Rev. Jesse Jackson joins Dallas criminal justice advocates in support of COVID-19 testing, release, protections for incarcerated

Civil Rights leader Rev. Jesse L. Jackson Sr. is joining Dallas criminal justice advocates who are increasing calls to better protect jail inmates and release those who are medically vulnerable and non violent.

The mobilization of nearly a dozen advocacy groups is increasing as several legal fights play out in Dallas and the state, all of which center on the question about who should be released from jail amid the risks of the coronavirus pandemic.

Jackson’s foundation, the Rainbow PUSH Coalition, with the support of the National Medical Association — one of the largest organizations representing black physicians and patients — has advocated for several responses to mitigate COVID-19 deaths, which are disproportionately affecting black Americans.

In an interview with The Dallas Morning News on Friday, Jackson joined the Rev. Frederick D. Haynes III of Friendship-West Baptist Church, and Dominique Alexander of Next Generation Action Network, a social justice advocacy group, which has spoken out on behalf of several inmates who filed a lawsuit against the Dallas County Jail.

Jackson said the legal battles in Dallas reflect injustices in the criminal justice system across the county. Being incarcerated now is “a death sentence,” he said, for those who have not been convicted of a crime and are sitting in jail because they can’t afford to pay bail.

He called for better protections for those who are incarcerated and don’t have access to soap and masks. He urged the use of personal recognizance bonds, a non-monetary bond, home monitoring and community release.

A Dallas lawsuit on behalf of several inmates, filed earlier this month against the county and Sheriff Marian Brown, is one of a handful pending in federal and state courts, challenging the current bail system in Texas. Gov. Greg Abbott’s order limiting the release of people who don’t pay bail is pending before the Texas Supreme Court.

Haynes said they will be monitoring the Dallas County lawsuit, in which a hearing is planned Tuesday.

“In the meantime, we will agitate and advocate for a depopulation of the jail,” he said.

It’s unclear how Abbott’s bail order may affect the jail’s population; Dallas County has not disclosed how many inmates may be affected.

The jail population has dropped by more than a thousand inmates in the last month. On Monday, the jail population was 4,883, down from 5,978 on March 13. The sheriff has said she’s been working with criminal justice partners to decide who can be released from jail, but has not given specifics as to how that’s decided.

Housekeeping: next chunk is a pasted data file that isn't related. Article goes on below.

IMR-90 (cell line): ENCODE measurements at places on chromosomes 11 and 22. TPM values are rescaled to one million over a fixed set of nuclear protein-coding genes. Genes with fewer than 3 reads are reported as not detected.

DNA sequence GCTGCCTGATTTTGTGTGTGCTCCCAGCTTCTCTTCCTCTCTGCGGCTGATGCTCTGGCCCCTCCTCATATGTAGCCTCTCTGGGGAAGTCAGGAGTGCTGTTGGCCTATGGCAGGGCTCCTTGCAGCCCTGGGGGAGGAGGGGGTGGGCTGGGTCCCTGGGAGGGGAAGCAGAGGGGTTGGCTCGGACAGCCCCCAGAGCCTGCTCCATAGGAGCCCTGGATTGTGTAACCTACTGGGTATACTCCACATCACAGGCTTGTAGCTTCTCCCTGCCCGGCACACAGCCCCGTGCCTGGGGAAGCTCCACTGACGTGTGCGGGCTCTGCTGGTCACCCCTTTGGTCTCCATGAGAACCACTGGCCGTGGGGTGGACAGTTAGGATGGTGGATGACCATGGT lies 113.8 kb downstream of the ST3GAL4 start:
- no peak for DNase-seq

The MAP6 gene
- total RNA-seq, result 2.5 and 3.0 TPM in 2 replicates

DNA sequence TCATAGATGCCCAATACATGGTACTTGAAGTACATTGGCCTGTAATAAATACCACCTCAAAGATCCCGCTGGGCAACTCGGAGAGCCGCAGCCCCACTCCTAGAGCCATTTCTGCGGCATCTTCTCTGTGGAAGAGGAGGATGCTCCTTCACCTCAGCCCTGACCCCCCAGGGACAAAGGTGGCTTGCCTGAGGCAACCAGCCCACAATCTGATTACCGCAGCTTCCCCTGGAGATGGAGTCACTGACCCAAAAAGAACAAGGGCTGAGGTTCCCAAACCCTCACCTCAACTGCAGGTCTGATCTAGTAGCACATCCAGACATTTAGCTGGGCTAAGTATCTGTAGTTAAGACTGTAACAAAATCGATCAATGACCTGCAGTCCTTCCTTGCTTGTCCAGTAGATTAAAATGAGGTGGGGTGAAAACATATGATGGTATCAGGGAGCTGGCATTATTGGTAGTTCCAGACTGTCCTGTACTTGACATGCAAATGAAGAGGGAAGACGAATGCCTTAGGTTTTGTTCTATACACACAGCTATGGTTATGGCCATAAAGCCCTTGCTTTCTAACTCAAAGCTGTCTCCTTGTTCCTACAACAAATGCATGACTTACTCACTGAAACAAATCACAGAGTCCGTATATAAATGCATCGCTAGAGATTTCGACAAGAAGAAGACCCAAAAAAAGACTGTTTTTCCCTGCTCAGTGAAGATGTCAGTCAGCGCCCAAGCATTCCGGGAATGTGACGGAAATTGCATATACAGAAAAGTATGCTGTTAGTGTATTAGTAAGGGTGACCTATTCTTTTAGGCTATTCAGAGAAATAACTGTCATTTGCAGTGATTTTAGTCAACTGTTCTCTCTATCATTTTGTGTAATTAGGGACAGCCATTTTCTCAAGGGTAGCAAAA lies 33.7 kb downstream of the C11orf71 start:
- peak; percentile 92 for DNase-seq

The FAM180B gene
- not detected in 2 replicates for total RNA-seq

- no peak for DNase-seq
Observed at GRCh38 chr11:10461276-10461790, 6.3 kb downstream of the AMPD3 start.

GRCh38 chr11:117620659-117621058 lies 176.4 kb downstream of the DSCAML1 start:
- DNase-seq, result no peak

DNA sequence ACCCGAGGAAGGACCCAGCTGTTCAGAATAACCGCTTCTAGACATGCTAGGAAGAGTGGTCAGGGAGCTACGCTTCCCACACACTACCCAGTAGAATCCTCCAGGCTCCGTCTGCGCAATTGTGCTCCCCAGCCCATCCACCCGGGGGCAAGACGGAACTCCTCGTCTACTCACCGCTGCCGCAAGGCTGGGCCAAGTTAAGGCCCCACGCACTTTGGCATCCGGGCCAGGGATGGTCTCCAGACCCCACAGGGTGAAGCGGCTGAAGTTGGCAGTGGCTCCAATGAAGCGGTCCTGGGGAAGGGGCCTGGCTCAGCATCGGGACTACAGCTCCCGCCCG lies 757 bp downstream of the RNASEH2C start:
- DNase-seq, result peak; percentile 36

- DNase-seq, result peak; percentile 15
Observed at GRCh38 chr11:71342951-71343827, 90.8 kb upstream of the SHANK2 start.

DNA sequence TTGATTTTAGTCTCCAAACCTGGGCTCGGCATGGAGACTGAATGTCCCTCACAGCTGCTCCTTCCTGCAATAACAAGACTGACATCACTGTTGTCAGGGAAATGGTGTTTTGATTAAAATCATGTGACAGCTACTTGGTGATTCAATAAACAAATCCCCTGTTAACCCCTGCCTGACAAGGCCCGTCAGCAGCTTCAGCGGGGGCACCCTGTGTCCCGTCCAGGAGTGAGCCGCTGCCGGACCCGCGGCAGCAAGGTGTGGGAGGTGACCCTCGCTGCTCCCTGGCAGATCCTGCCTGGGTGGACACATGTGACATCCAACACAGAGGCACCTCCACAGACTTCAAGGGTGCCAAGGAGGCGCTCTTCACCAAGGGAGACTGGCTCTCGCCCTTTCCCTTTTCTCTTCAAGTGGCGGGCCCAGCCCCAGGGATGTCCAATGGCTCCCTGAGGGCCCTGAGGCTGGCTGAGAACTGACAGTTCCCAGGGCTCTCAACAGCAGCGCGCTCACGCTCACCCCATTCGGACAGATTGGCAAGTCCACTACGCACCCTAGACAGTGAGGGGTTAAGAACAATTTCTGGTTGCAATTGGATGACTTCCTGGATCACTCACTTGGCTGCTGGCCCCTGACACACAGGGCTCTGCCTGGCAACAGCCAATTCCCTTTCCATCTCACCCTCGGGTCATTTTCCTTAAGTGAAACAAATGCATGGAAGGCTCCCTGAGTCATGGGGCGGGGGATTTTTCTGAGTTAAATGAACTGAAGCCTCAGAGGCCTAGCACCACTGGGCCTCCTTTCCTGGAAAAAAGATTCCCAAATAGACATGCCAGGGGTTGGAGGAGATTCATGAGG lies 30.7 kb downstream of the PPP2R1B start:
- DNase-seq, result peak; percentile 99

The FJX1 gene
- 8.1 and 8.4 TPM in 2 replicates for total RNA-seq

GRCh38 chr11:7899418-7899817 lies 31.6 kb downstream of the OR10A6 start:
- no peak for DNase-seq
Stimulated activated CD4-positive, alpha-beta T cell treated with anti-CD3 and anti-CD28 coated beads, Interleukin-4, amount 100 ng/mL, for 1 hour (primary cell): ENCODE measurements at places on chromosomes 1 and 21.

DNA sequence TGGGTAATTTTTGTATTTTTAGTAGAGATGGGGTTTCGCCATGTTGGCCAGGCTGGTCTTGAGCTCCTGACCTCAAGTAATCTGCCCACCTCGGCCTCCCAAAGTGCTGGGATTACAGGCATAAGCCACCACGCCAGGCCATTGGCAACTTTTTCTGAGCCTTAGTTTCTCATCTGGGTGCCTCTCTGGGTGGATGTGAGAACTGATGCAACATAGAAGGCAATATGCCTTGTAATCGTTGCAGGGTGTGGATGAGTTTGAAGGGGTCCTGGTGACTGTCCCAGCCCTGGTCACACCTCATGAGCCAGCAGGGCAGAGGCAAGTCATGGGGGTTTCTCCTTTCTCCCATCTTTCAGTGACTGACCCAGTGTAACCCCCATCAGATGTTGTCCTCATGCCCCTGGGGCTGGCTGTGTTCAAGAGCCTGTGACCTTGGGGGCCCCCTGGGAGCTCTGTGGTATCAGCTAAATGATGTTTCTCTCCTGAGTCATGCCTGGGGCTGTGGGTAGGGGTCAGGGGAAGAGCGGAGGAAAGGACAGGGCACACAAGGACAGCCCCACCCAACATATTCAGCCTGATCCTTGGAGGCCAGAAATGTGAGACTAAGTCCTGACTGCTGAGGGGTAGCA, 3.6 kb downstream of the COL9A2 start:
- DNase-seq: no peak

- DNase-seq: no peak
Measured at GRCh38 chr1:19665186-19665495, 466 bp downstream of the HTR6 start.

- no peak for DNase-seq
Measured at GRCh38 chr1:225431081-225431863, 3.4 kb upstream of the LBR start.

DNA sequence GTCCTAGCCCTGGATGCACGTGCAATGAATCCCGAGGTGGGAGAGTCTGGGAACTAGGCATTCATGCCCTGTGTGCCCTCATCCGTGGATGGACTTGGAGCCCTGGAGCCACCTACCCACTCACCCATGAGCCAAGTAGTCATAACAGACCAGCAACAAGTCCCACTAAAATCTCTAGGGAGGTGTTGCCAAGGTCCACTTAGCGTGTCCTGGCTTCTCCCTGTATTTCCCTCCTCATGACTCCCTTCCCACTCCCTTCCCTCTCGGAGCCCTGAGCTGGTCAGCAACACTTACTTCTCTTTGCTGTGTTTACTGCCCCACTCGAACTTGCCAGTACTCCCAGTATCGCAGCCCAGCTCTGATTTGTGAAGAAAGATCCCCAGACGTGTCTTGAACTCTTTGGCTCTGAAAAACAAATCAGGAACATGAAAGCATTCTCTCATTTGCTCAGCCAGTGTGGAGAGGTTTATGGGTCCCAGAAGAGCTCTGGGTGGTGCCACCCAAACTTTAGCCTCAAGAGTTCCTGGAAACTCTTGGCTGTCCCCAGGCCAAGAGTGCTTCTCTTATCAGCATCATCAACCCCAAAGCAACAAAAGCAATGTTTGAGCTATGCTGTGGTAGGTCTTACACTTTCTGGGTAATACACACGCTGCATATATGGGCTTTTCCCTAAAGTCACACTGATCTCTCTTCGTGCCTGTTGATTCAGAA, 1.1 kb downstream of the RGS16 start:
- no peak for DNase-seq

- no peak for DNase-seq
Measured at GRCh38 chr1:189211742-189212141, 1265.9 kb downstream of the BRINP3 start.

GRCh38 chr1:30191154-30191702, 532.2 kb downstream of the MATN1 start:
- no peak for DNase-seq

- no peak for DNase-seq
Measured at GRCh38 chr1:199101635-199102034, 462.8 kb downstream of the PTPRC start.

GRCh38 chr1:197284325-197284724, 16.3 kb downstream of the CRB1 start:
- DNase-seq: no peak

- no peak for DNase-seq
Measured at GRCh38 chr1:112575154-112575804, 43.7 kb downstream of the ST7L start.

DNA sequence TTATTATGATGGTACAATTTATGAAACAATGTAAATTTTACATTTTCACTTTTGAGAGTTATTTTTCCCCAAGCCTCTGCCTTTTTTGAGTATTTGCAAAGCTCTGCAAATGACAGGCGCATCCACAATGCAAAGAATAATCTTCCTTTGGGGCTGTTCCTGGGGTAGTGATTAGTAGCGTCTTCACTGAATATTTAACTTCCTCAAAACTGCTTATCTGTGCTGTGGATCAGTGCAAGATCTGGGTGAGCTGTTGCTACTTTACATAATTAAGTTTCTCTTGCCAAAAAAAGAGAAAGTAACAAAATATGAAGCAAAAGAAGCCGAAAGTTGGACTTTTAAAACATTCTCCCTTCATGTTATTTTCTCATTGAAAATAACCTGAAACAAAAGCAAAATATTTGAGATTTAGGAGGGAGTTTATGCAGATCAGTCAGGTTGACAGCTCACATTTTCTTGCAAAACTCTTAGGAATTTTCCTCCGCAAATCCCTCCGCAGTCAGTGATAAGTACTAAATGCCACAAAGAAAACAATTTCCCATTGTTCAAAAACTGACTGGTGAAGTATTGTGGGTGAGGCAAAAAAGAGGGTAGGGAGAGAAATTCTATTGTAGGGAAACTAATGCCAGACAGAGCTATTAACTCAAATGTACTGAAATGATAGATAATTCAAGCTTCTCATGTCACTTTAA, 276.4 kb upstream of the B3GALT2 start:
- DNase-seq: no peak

Brown has defended her recent decisions, detailing new sanitation and isolation policies in the jail, and arguing that granting the inmates’ requests would harm public safety.

As of Sunday, at least 64 inmates and 19 jailers had tested positive for the virus.

In Dallas, a local coalition of social justice organizations organized a “Free Them All” car rally on Sunday, where members drove to an immigration detention facility in Alvarado, the Henry Wade Juvenile Detention Center and Dallas County Jail.

Angela Andrade, a community organizer for the North Texas Dream Team, an immigrant rights advocacy group, said people honked horns and sang from their cars to detainees. The group has sent letters to county and city officials.

“It was getting that message across to let them know that we are doing something,” Andrade said.

Andrade said she believes in the mass release of detainees, regardless of their charges, but recognizes it is not an easy decision to make.

“How do we make sure that our community has access to resources? Those who are mass released from detention. And how do we reach out to communities that have been harmed? How do we balance that?” she said.

Mercedes Fulbright, a member of the BYP 100, a black youth social justice nonprofit, said the pandemic is highlighting the injustice of the cash bail system, where a person must pay money up front to be released.

“It’s an unfair system to say that you can’t have your freedom because you don’t have the funds,” she said.

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